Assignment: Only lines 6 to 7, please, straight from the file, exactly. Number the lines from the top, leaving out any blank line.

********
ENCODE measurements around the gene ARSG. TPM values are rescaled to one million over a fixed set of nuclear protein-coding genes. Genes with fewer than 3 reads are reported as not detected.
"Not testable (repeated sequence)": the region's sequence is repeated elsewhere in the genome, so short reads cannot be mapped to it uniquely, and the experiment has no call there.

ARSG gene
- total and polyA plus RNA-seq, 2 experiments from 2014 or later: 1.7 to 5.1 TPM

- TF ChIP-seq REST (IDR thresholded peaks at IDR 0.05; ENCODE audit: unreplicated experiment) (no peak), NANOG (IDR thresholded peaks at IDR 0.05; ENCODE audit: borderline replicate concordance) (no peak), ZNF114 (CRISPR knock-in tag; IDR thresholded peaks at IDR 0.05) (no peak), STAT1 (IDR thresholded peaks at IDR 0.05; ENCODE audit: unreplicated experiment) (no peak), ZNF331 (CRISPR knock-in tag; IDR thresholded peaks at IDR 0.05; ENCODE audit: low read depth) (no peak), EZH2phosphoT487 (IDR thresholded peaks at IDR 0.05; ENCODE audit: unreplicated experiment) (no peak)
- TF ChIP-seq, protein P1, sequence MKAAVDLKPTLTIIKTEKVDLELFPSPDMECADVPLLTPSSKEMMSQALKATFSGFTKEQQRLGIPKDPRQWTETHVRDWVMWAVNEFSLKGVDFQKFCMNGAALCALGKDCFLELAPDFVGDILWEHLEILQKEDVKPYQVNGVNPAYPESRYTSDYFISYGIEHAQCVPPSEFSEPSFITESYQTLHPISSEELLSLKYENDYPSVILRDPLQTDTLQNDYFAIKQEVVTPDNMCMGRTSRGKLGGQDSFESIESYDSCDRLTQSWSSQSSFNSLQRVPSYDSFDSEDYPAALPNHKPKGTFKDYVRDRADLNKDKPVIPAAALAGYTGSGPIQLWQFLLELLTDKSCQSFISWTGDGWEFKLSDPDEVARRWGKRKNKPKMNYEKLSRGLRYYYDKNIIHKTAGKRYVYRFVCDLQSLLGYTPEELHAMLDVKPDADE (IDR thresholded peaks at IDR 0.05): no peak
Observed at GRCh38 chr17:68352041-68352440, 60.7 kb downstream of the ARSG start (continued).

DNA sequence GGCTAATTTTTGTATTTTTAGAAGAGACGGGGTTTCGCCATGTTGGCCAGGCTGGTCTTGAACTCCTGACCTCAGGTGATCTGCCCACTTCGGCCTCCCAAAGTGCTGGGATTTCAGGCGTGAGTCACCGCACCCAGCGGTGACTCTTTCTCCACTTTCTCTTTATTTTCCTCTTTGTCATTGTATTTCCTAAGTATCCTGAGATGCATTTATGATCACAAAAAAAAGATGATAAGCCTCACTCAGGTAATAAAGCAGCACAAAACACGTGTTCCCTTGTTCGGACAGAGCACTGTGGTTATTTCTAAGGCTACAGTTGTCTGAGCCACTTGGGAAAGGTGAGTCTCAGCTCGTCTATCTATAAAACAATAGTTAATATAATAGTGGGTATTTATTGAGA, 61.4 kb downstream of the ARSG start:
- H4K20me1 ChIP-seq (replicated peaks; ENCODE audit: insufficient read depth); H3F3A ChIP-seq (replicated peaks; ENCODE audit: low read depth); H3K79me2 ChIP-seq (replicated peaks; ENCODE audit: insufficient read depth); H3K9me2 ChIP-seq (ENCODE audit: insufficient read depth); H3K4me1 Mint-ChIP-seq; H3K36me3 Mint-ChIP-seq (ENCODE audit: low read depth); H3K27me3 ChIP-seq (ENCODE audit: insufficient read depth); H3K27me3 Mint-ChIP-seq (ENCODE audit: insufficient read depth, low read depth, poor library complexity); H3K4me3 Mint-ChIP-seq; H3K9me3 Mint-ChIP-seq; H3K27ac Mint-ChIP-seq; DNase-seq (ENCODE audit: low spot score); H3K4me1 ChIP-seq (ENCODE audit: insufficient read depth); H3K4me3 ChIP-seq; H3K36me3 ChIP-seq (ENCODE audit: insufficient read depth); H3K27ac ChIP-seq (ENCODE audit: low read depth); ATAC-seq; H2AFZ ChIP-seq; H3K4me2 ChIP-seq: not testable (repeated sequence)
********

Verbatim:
- TF ChIP-seq, protein P1, sequence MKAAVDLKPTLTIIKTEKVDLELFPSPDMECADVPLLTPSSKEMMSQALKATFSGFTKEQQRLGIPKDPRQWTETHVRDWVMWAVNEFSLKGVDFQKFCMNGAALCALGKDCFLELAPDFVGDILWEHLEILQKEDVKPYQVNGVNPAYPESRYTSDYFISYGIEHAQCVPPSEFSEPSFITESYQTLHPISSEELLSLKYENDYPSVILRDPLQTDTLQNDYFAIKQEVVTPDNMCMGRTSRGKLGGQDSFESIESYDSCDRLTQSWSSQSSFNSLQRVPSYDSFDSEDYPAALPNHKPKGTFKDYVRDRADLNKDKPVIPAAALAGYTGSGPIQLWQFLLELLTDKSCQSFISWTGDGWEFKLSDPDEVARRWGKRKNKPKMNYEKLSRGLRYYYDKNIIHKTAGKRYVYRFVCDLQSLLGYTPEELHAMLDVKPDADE (IDR thresholded peaks at IDR 0.05): no peak
Observed at GRCh38 chr17:68352041-68352440, 60.7 kb downstream of the ARSG start (continued).